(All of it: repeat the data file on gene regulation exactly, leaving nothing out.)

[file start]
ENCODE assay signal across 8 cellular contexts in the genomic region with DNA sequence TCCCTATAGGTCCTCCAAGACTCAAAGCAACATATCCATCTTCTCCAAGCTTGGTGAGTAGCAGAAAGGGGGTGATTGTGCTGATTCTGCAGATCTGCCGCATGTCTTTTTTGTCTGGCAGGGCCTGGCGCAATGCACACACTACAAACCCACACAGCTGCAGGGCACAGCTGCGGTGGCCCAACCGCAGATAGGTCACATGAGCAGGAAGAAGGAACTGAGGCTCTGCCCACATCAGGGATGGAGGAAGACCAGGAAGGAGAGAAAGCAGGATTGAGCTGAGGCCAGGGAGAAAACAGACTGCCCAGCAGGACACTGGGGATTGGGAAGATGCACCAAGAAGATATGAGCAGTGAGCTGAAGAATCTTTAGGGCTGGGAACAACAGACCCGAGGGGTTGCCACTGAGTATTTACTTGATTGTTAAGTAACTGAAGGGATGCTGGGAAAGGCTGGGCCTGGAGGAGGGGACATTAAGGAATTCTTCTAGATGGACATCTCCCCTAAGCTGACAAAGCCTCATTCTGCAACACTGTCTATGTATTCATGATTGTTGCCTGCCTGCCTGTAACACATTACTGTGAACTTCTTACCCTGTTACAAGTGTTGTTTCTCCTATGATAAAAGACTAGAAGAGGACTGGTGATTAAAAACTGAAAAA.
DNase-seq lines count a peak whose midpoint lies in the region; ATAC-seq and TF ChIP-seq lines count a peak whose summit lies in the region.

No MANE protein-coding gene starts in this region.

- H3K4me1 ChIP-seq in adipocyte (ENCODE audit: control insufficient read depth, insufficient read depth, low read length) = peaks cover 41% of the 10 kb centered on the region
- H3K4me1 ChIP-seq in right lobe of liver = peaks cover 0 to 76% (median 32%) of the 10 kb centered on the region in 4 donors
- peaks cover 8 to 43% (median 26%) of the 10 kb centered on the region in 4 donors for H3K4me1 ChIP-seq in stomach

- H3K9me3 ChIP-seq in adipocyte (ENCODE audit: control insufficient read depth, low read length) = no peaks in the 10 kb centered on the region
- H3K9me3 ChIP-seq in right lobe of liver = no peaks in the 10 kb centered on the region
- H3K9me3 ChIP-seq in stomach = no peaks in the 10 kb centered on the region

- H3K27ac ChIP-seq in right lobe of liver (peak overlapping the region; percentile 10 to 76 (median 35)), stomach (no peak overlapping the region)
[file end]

ENCODE assay signal across 8 cellular contexts in the genomic region with DNA sequence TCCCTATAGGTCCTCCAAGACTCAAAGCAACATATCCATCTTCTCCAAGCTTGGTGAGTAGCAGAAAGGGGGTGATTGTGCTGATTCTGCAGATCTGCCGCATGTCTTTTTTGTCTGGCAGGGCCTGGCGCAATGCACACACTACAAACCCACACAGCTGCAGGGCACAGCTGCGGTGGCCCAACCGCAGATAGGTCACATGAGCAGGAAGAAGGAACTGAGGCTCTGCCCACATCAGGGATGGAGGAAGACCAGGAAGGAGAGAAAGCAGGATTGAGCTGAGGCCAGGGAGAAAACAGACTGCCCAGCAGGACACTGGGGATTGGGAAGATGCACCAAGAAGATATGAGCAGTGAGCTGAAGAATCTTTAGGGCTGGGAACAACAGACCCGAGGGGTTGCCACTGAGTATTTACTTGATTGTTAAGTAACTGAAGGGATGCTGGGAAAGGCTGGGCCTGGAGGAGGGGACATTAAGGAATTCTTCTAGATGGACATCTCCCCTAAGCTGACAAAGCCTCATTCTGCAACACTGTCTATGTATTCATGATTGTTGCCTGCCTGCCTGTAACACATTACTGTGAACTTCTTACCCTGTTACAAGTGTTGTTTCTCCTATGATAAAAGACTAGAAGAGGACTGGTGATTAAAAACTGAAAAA.
DNase-seq lines count a peak whose midpoint lies in the region; ATAC-seq and TF ChIP-seq lines count a peak whose summit lies in the region.

No MANE protein-coding gene starts in this region.

- H3K4me1 ChIP-seq in adipocyte (ENCODE audit: control insufficient read depth, insufficient read depth, low read length) = peaks cover 41% of the 10 kb centered on the region
- H3K4me1 ChIP-seq in right lobe of liver = peaks cover 0 to 76% (median 32%) of the 10 kb centered on the region in 4 donors
- peaks cover 8 to 43% (median 26%) of the 10 kb centered on the region in 4 donors for H3K4me1 ChIP-seq in stomach

- H3K9me3 ChIP-seq in adipocyte (ENCODE audit: control insufficient read depth, low read length) = no peaks in the 10 kb centered on the region
- H3K9me3 ChIP-seq in right lobe of liver = no peaks in the 10 kb centered on the region
- H3K9me3 ChIP-seq in stomach = no peaks in the 10 kb centered on the region

- H3K27ac ChIP-seq in right lobe of liver (peak overlapping the region; percentile 10 to 76 (median 35)), stomach (no peak overlapping the region)